Wednesday, April 22, 2009

• A Nuclear Weapons-Free World? Really?

When hearing someone of influence establish a goal for a nuclear free world, there is anticipation that the stance is strictly intended as precursor to some stimulating arguments, all preceded by extensive critical thinking and analysis. When the statement comes for the podium of the U.S. Presidency, the reaction is more puzzlement than anticipation of a lucid deployment of creative concepts, and it makes one wonder what Obama could possibly be leading to.

Other than making the brash statement, the President has provided little insight since making his pronouncement to clarify what analysis might have provided his administration with such a conclusion.

It would be disconcerting to think that thorough analysis led to what can only be considered a naïve objective. Reversing the trend of nuclear weapon proliferation is obviously in the interest of all humanity. Eliminating nuclear weapons altogether, on the other hand, is by any measure of common sense an impossibility. A world leader setting such a goal demonstrates an ignorance of the reality that is human frailty, and dismisses the existence of the many implacable, narcissistic egos that too often gain control of countries and the arsenals at their disposal.

Is it really so obscure that nuclear weapons have provided the world’s major powers a level playing field? Has there not been a greater sense of international security since the end of WWII? Regional conflicts have always, and may forever exist, however world scale war is a completely different beast. Why would Obama think that undermining the past fifty years of security would be an intelligent concept? International oversight of nuclear capabilities and control of nuclear technology proliferation may be difficult, but not impossible.

Making the assumption that all existing nuclear weapons would be destroyed by their owners, would require taking countries such as Russia, China, and Pakistan at their word. That assumption is well beyond the margins of wishful thinking. It borders on the idiotic. The obsession for evermore powerful arms, will always lead countries toward the nuclear door. If there were no nuclear weapons in existence, scientist would be enlisted to produce them.

Obama is obsessed with making change, although the change he campaigned on to reach the Presidency was apparently not the change American taxpayers are now succumbing to. His push for change on the nuclear front should be to stimulate the building of nuclear energy plants, not the elimination of nuclear weapons.

Paranoia and fear were centerpieces of military strategy long before Ghengis Khan’s “wrath of Khan” psychological warfare founded the largest contiguous empire in history during the early 13th. century. Nuclear arms moved this doctrine to the top of the security objectives list for most nations during the past 50 years. Fear of the extreme destructive force available with nuclear weapons makes statesmen of would-be aggressors, instilling the need to find alternatives to annihilation when searching for settlement of disagreements.

The challenge of reducing the total nuclear arsenal around the world is a daunting task which would have to start with getting an inventory remotely resembling the actual number of warheads, and the number of delivery vehicles. All one can honestly expect from this endeavor will be approximations. The Moscow Treaty of seven years ago came closest to an established and agreed-to measurement which was termed “operationally deployed warheads,” which only included warheads virtually sitting on missiles-ready-for-launch. Evidently the veracity of any international nuclear warhead accounting is about as valuable as that used by past A.I.G. executives prior to calculating their bonuses.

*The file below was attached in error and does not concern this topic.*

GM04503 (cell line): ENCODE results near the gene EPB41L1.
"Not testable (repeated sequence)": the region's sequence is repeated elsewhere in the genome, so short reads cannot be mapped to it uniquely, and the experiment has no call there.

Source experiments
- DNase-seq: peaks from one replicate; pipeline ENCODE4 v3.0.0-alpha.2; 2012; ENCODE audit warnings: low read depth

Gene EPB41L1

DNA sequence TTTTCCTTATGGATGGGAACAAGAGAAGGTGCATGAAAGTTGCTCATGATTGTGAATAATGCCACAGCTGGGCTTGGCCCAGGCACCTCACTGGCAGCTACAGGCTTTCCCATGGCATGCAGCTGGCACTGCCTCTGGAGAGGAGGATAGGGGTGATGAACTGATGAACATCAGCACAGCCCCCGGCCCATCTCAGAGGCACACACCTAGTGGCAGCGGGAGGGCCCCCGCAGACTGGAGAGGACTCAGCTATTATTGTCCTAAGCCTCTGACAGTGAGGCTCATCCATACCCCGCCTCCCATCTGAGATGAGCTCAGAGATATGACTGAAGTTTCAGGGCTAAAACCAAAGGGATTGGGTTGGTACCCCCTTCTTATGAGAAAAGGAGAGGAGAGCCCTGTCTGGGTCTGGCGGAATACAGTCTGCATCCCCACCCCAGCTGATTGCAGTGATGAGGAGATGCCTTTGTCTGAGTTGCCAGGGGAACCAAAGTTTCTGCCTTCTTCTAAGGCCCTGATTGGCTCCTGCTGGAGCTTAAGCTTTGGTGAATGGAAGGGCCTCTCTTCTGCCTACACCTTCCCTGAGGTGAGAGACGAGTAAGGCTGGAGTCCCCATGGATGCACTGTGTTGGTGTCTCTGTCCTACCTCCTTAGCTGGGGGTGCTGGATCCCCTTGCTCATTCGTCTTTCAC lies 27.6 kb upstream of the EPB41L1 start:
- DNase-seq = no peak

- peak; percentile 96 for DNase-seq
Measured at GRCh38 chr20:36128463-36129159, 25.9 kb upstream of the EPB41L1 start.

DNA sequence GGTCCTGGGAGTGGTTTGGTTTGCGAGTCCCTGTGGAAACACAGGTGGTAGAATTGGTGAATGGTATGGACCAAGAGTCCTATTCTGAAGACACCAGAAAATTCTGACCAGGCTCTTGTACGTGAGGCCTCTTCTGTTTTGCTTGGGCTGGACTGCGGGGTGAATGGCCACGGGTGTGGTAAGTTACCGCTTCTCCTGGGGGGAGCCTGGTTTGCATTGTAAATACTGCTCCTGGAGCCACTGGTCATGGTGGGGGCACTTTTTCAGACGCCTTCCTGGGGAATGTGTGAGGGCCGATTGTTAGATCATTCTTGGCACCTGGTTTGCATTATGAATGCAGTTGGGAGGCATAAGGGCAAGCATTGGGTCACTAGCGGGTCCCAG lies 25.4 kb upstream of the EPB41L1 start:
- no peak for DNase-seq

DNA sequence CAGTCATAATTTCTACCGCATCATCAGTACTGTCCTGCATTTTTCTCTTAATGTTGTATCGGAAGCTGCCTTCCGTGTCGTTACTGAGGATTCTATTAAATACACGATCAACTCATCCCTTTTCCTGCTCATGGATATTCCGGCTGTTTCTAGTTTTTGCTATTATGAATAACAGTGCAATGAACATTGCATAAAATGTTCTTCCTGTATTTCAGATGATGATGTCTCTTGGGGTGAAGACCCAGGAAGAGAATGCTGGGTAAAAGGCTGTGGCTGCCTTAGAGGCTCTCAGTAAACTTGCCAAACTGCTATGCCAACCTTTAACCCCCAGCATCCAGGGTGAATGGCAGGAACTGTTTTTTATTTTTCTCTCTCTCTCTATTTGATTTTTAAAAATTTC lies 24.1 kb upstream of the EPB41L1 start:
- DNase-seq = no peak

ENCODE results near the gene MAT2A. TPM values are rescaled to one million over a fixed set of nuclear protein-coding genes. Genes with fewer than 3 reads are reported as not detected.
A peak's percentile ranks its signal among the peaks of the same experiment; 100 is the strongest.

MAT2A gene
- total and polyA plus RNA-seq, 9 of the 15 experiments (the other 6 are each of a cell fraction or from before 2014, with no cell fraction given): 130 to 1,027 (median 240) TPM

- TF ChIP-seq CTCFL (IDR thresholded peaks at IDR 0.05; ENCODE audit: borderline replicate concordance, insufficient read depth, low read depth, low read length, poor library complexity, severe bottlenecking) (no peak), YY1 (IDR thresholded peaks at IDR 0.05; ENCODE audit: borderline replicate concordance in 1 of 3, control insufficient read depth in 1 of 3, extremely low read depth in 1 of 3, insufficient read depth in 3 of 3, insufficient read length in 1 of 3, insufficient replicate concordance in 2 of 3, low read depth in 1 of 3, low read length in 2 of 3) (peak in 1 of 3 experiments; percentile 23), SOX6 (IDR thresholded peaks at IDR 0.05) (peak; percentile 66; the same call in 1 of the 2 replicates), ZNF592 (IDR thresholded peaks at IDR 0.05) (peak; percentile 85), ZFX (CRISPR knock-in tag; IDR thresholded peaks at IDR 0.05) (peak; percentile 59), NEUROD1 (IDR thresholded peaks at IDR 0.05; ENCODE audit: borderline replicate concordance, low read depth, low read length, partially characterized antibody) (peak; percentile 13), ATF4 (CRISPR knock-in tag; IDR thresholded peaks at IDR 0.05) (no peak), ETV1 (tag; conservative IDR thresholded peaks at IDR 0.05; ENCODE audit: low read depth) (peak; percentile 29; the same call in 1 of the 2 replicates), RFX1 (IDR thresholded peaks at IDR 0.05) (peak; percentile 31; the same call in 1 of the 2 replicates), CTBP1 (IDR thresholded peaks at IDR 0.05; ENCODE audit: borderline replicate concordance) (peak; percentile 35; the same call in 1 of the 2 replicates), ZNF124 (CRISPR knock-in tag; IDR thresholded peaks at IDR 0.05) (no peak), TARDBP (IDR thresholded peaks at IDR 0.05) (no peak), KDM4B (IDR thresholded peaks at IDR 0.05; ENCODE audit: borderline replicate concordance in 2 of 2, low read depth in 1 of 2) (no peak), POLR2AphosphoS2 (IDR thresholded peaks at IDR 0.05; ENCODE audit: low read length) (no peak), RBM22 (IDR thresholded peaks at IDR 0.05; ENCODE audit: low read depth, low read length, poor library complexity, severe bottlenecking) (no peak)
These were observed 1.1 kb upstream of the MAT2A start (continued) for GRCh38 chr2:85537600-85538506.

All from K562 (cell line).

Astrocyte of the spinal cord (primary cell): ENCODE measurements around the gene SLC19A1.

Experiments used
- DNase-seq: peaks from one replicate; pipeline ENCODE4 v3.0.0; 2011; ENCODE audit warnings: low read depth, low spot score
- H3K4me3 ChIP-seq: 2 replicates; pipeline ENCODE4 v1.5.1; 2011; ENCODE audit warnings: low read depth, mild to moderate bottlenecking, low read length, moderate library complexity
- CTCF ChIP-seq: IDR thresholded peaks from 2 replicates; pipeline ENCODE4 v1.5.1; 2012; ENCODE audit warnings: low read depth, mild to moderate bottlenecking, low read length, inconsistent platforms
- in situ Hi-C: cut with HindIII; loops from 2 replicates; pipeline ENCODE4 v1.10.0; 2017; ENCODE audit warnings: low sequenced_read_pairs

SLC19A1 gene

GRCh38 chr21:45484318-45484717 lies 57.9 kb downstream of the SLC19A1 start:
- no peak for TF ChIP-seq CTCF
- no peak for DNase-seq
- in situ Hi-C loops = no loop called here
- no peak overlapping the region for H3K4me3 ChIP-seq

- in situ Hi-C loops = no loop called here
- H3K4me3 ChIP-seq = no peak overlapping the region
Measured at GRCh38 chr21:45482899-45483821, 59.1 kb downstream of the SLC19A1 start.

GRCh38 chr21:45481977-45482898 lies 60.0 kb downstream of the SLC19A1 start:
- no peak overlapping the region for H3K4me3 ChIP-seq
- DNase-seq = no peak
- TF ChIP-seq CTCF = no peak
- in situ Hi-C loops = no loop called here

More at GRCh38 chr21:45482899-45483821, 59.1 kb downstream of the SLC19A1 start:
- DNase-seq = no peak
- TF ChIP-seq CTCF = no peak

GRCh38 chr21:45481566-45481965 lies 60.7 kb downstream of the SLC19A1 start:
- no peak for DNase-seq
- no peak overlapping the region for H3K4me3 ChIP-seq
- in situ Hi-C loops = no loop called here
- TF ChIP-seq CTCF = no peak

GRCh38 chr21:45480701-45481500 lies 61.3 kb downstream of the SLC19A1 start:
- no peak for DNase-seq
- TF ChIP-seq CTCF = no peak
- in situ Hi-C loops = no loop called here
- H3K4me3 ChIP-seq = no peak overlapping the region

The most critical consideration is the capability of launching a devastating first-strike. This is where real stability between the superpowers rests, and the point on which control must be operationally and practically retained over arsenal developments of all nations. Countries considered “rogue states,” which seek nuclear arms should be held in check through the only viable tool, fear. Debate and discussion is valid only when negotiating with reasonable people and reasoning individuals.

The Pandora’s Box that was opened on July 16, 1945 in the New Mexico desert unleashed a devastating force on humanity. Although our wisdom seems not to have advanced, the physical power handed to mankind on that day can never be extinguished. It can, however, be controlled. In the arsenal of all weapons ever developed, nuclear warheads remain the most fearsome. Nuclear attacks are never an option, until they are.

A world without nuclear weapons is impossible, and a world leader, such as America, not having nuclear weapons is not remotely conceivable. Setting as an objective the complete elimination of all nuclear weapons is more evidence of the incomprehensibly simplistic contemplations and decisions exhaling from the White House. The real concern now is whether there is real political will in this new administration to carry out what might be needed to prevent proliferation of nuclear power in rogue countries.


  1. Yes, I agree. It's a fool's fantasy and its purpose is to woo the weak minded and to weaken the free world.
    Until last November we had a Prime Minister who had a similar fantasy; to make NZ "carbon neutral". A leftie fantasy once more, the goal not being environmental purity, but economic palsy.

  2. My take is that Obama's team is thinking the only way to have a nuclear weapons-free world would be globalization. With a one-world governemnt (god help us all if that happened), there probably wouldn't be a need for nuclear wapons.